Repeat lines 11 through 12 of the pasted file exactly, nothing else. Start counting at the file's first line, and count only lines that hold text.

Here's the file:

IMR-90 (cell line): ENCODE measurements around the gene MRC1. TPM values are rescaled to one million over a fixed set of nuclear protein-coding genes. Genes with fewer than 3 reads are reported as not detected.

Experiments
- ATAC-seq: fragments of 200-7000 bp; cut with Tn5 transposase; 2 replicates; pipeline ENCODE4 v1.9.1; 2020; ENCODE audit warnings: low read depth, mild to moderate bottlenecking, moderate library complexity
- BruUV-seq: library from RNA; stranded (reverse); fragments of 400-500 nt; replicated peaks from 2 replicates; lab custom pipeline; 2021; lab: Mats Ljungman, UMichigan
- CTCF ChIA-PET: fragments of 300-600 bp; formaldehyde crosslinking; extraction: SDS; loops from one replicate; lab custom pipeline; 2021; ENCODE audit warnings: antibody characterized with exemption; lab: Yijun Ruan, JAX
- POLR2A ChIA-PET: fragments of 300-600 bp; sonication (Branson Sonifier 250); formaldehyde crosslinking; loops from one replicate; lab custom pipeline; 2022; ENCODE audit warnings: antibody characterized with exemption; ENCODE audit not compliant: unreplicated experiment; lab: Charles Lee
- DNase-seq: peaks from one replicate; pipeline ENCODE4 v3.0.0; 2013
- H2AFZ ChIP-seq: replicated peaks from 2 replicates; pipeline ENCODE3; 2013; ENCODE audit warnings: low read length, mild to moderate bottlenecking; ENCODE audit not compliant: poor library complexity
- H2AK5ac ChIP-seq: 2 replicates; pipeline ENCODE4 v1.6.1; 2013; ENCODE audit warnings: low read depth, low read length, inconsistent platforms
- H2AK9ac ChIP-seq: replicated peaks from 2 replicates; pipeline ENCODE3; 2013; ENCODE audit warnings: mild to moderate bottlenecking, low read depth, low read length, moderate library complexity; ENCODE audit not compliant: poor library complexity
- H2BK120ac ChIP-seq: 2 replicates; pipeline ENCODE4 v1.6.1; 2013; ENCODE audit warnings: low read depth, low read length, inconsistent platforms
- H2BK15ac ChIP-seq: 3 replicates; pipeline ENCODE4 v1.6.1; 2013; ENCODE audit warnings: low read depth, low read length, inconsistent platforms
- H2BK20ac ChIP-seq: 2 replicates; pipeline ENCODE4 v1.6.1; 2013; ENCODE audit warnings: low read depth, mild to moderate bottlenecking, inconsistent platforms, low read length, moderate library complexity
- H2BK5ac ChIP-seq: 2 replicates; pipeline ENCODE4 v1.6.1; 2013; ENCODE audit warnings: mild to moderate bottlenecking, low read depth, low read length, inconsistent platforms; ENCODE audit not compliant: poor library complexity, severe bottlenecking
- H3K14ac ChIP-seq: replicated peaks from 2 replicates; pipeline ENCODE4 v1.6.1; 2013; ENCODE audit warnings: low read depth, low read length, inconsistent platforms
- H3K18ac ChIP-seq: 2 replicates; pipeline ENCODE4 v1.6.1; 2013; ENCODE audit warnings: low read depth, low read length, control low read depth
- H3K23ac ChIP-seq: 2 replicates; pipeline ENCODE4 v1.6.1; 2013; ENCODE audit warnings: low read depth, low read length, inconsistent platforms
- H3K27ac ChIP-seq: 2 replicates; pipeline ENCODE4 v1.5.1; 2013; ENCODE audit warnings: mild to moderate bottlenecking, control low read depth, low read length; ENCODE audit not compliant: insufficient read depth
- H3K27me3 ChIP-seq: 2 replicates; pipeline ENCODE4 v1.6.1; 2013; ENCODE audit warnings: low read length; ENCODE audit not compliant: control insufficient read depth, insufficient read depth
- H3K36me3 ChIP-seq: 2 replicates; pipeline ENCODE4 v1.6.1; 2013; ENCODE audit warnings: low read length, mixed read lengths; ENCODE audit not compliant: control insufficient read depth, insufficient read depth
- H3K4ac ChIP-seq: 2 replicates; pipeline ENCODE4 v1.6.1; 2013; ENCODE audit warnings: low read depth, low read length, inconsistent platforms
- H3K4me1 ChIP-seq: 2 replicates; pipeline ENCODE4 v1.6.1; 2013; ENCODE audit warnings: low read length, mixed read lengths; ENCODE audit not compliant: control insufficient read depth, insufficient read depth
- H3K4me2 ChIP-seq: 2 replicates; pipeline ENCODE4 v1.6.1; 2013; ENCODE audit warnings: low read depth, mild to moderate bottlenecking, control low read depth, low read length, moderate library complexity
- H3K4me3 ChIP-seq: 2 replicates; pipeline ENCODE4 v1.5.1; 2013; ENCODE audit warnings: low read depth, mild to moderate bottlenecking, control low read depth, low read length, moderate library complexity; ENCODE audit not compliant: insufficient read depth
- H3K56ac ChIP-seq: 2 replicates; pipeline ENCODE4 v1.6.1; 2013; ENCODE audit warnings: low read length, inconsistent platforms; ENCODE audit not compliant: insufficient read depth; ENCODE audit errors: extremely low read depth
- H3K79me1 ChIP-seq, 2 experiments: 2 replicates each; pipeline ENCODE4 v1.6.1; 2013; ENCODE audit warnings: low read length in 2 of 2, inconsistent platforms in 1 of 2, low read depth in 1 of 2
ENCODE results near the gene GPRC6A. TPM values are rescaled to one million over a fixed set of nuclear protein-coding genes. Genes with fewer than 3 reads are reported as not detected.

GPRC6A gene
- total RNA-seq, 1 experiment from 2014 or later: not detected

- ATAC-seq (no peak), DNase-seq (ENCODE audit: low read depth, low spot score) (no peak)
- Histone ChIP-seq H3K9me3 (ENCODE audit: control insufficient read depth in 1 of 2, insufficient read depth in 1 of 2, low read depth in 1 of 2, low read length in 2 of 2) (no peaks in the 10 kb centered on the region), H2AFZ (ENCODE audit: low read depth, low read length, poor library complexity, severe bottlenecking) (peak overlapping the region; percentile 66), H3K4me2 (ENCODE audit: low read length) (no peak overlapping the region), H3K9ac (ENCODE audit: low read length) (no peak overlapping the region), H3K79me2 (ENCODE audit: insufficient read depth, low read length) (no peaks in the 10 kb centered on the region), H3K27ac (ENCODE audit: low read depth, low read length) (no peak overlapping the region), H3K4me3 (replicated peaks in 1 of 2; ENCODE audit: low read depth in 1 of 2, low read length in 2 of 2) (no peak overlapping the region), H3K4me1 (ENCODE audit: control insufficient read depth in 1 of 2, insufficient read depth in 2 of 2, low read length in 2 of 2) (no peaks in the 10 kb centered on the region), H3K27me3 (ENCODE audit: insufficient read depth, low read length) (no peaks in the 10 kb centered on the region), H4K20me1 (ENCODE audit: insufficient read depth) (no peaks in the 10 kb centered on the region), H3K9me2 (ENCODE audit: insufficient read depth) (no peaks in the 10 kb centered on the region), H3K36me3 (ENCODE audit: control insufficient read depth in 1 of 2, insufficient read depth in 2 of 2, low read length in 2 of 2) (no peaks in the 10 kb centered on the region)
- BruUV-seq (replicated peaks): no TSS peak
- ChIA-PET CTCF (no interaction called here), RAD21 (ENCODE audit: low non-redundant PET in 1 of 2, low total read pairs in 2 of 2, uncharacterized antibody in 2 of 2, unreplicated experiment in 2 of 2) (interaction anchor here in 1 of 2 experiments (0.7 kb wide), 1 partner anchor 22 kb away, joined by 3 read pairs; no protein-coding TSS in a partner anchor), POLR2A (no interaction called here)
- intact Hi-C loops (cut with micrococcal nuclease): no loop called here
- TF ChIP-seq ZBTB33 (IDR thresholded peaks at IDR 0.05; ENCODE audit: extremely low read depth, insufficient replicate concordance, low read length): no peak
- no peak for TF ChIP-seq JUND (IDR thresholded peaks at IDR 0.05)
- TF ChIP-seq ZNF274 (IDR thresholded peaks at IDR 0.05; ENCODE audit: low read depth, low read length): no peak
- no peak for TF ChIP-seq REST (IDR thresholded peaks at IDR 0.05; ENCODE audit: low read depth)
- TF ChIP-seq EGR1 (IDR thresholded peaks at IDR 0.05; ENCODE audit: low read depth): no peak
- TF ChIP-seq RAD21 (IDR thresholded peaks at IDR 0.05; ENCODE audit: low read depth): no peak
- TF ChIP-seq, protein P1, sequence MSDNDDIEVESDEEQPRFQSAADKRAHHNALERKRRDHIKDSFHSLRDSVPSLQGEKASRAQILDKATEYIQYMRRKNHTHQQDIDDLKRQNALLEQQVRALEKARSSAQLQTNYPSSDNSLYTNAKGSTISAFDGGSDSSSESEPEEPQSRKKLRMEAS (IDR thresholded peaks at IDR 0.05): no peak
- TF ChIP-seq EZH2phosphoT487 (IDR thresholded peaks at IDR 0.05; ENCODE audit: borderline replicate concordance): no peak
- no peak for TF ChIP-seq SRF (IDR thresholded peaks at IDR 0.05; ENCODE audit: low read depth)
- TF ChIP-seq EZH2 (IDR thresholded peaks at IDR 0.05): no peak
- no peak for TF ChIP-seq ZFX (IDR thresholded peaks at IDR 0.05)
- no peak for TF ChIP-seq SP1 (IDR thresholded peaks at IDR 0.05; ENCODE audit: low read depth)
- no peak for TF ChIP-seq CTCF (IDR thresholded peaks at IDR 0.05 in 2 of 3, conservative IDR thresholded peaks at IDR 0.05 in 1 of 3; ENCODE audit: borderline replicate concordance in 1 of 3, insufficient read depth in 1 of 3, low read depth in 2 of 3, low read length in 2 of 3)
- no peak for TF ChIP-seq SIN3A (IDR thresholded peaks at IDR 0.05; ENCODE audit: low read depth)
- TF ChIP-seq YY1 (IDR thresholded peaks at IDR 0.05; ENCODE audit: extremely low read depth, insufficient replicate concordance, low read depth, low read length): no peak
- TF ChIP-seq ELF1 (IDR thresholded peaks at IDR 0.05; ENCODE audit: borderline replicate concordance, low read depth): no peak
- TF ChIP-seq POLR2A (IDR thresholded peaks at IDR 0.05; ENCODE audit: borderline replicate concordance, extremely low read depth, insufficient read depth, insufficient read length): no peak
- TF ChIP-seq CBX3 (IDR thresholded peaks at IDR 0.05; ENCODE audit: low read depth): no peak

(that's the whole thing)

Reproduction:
- H2BK120ac ChIP-seq: 2 replicates; pipeline ENCODE4 v1.6.1; 2013; ENCODE audit warnings: low read depth, low read length, inconsistent platforms
- H2BK15ac ChIP-seq: 3 replicates; pipeline ENCODE4 v1.6.1; 2013; ENCODE audit warnings: low read depth, low read length, inconsistent platforms